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Jewish reflections at an Afrikaner shrine

I had never been all that enthusiastic about adding Blood River (Ncome) to my tally of battlefield rambles, and certainly never envisaged being there on December 16, once the Day of the Vow and today the Day of Reconciliation. The famous Voortrekker victory over the Zulus on that date became invested with profound meaning by the Afrikaner people, interpreted as a Divine sign that they were destined to rule South Africa. That dream came true for a little over forty years before world pressures, intensifying local resistance, economic decline and, in no small measure, a widespread loss of belief in this supposed national destiny forced the volk aside.

I was actually on my way to Hlobane (a battle the Zulus won, but against the British in 1879) when I passed the Blood River sign and saw numerous cars turning off there evidently to attend the annual commemorative ceremony. It would have been a pity to waste the opportunity to visit so important an historical site on such an occasion, and decided to follow them. When we arrived, there were already thousands of people present, with many more still to come. Some were wearing traditional Voortrekker dress. Others perched on several of the cast iron wagon replicas that so evocatively reconstruct the famous laager that once stood on that very ground.

I was keen to get to Hlobane (confused by the morning mist, I ultimately ended up climbing the wrong damned mountain, but that’s another story) so my visit was kept short. Nevertheless, it was all very interesting, particularly standing in the centre of the gloomy circle of wagons and imagining what it must have been like to have been inside there awaiting the charge of Dingane’s impis. No one could have known then how one-sided the battle would end up being — a gruesome demonstration of how superior weaponry could make nonsense of the most formidable numerical odds.

As I was leaving two conservatively dressed men stopped me, curious to see a Jew at the historic shrine on so traditionally Afrikaans an occasion. They turned out to be direct descendants of the legendary Voortrekker leader Sarel Celliers, who penned the text of the famous 1838 covenant. We conversed briefly. It was an interesting exchange, friendly but oddly disconnected. For one thing, my attempted icebreaker, namely that my wife, too, was descended from a famous Afrikaner leader (General Hendrik Kritzinger), proved to be a proverbial lead balloon. Had she really abandoned the worship of the True Messiah, the one man asked, sadly shaking his head?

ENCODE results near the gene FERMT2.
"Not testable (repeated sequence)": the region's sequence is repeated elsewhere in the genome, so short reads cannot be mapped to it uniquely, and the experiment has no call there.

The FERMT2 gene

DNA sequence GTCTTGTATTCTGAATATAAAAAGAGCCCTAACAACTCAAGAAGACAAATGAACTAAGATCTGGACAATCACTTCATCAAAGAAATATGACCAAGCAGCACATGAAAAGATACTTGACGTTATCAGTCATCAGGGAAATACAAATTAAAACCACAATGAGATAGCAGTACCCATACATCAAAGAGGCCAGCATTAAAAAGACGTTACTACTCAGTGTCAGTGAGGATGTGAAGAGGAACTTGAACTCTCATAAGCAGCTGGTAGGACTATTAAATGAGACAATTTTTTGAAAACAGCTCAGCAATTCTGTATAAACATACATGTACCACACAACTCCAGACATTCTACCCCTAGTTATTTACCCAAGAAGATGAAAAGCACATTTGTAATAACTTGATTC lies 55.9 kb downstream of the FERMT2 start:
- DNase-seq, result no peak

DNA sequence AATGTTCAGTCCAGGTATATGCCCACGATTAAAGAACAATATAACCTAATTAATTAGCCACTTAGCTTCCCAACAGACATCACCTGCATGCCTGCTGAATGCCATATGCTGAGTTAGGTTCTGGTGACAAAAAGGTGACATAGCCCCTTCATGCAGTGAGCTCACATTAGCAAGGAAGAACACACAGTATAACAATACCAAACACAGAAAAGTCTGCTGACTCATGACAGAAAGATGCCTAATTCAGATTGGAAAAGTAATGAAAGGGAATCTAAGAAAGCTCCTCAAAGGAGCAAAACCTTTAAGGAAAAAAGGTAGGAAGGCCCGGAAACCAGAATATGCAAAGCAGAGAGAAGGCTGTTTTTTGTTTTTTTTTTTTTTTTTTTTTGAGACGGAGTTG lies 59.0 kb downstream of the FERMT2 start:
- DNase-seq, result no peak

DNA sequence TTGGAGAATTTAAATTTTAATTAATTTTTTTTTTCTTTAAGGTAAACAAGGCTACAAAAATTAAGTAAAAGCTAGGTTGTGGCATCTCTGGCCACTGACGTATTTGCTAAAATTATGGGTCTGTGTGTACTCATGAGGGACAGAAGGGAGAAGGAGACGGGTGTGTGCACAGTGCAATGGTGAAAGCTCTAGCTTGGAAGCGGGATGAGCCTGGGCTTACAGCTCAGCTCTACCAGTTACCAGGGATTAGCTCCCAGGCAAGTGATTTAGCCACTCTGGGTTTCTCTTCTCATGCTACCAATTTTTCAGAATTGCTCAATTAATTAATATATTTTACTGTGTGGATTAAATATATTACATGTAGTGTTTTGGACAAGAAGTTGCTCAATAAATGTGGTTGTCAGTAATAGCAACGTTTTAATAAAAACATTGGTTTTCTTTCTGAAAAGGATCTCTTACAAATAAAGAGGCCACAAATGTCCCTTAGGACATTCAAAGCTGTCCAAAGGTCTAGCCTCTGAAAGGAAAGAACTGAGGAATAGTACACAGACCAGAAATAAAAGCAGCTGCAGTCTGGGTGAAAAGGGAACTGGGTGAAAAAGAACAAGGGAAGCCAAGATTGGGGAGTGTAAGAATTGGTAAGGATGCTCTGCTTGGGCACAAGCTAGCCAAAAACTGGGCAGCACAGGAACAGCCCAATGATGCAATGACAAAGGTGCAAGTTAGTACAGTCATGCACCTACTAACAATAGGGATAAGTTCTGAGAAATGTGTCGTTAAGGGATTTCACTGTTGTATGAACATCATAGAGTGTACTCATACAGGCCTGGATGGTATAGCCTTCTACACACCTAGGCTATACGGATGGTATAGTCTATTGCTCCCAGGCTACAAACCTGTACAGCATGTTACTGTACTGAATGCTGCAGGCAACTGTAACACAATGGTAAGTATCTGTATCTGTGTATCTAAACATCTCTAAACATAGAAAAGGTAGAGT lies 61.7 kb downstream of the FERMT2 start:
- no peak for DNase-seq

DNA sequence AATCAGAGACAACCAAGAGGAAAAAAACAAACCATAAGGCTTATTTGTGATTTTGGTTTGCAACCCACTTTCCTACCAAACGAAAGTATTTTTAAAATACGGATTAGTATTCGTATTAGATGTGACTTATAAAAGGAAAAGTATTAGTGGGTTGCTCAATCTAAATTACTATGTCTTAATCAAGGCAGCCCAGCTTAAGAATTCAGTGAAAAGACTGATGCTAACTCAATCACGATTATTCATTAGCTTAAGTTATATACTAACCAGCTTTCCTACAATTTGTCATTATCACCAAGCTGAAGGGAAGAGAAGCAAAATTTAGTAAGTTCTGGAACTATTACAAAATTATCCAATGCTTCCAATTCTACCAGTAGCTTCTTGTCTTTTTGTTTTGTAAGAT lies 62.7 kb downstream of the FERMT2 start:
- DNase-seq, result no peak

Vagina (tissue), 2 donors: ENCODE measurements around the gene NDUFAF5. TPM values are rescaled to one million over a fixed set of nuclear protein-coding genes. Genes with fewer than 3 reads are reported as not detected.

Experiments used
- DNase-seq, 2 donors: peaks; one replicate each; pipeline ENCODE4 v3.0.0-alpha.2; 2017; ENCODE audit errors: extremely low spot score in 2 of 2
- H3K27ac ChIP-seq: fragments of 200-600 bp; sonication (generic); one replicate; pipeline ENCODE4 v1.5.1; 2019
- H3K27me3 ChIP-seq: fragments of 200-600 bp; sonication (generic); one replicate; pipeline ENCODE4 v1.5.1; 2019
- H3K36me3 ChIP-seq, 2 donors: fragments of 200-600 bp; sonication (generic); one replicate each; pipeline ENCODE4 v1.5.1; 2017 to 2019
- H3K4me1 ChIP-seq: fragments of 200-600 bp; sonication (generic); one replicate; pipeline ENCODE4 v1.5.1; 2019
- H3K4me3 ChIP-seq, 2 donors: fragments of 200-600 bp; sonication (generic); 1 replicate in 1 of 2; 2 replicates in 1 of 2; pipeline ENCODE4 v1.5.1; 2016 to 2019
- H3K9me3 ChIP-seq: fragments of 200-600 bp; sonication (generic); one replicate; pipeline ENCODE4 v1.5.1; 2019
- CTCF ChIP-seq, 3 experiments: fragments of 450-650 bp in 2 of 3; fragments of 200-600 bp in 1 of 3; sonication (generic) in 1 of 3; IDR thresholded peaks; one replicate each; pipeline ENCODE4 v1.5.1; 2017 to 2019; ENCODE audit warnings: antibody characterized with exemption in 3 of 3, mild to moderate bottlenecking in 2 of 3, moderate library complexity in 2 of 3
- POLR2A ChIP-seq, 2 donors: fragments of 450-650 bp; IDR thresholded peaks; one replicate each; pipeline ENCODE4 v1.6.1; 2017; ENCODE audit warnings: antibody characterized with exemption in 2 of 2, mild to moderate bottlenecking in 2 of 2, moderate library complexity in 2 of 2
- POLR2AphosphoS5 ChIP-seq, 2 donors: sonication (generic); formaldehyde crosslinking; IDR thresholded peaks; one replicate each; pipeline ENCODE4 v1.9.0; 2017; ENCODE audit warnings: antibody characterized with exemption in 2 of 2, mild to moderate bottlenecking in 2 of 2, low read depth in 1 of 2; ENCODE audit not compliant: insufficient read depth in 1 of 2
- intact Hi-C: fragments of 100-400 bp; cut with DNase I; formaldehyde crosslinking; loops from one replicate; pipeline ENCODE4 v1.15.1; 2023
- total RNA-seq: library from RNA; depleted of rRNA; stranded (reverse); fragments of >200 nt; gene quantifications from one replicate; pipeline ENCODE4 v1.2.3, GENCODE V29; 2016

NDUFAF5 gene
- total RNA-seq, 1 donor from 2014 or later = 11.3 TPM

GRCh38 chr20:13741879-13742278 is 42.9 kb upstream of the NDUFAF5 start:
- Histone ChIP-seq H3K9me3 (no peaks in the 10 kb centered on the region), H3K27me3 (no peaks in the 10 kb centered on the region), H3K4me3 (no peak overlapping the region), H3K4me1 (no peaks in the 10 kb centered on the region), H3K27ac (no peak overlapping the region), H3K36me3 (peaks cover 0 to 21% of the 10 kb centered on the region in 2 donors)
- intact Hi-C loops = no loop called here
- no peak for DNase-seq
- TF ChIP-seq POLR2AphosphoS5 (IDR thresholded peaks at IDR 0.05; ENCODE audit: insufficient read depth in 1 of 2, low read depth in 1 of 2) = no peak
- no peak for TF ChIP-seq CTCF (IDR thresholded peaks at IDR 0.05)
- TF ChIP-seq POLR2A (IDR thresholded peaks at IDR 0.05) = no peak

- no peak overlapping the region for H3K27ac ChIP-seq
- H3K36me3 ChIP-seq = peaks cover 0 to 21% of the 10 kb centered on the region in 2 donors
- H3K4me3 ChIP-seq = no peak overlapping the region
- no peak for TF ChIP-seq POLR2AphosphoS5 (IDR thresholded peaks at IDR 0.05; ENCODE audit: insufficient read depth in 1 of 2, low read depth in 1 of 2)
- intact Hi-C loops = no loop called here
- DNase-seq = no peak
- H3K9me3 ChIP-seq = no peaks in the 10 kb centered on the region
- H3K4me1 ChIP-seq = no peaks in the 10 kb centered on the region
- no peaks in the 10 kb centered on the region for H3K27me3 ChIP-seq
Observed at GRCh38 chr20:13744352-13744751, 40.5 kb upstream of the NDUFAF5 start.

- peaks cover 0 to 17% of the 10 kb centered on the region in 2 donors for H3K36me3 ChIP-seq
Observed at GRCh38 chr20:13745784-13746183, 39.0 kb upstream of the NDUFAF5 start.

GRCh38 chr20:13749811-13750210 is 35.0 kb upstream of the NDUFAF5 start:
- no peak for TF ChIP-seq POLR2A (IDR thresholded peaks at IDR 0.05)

The conversation mainly revolved around (as they saw it) the sad predicament of the Afrikaner people and the dire future facing the country as a whole. Like that of the Jews in the times of the old Temple, I was told, the faith of the Afrikaners had become a hollow shell, which was the reason for their situation.

Returning later to my hotel in Dundee, I discovered a sermon written for the occasion by Dr Willie Marais (‘Ope brief aan die Afrikanervolk’). Replete with Old Testament references, it, too, lamented the fallen state of the Afrikaner people, likening it to the Almighty’s punishment of the errant Jews of old: “Waarom het ons ons vryheid verloor?” it read in part, “Ons het verdien om van die kandelaar verwyder te word, want ons het die Here met ons sondes geterg net soos Israel van ouds gedoen het”.

As I read through this sad and often bitter tract, I recalled a meeting I once attended with three senior officials in the Department of Education in Pretoria. Their names now escape me, but two were Afrikaans males and the third, who presided over the meeting and was obviously in charge, was a black woman. The men were distinctly deferential to her while she, for her part, was poised and authoritative, perhaps even a touch haughty. Twenty years ago, I could not help guiltily thinking, she might have been wearing a doek and bringing in the tea.

A crucial aspect of South Africa’s transition to democracy was how Afrikaner civil servants adapted themselves to the changed political reality, dutifully changing their allegiance to the new power elite. They learned, in other words, how to make their way as a largely powerless minority again, taking the painful but pragmatic steps necessary to ensure their own survival. Ironically, in emulating traditional Jewish diaspora behavior in this way, they have probably far more in common with the Jewish people than their irreconciled and irreconcilable brethren, the bittereindes who cite the Hebrew prophets and cling with undiminished stubbornness yet surely ever-diminishing hope to the anachronistic neo-Biblical visions of their forebears.

Author

  • David Saks has worked for the South African Jewish Board of Deputies (SAJBD) since April 1997, and is currently its associate director. Over the years, he has written extensively on aspects of South African history, Judaism and the Middle East for local and international newspapers and journals. David has an MA in history from Rhodes University. Prior to joining the SAJBD, he was curator -- history at MuseumAfrica in Johannesburg. He is editor of the journal Jewish Affairs, appears regularly on local radio discussing Jewish and Middle East subjects and is a contributor to various Jewish publications.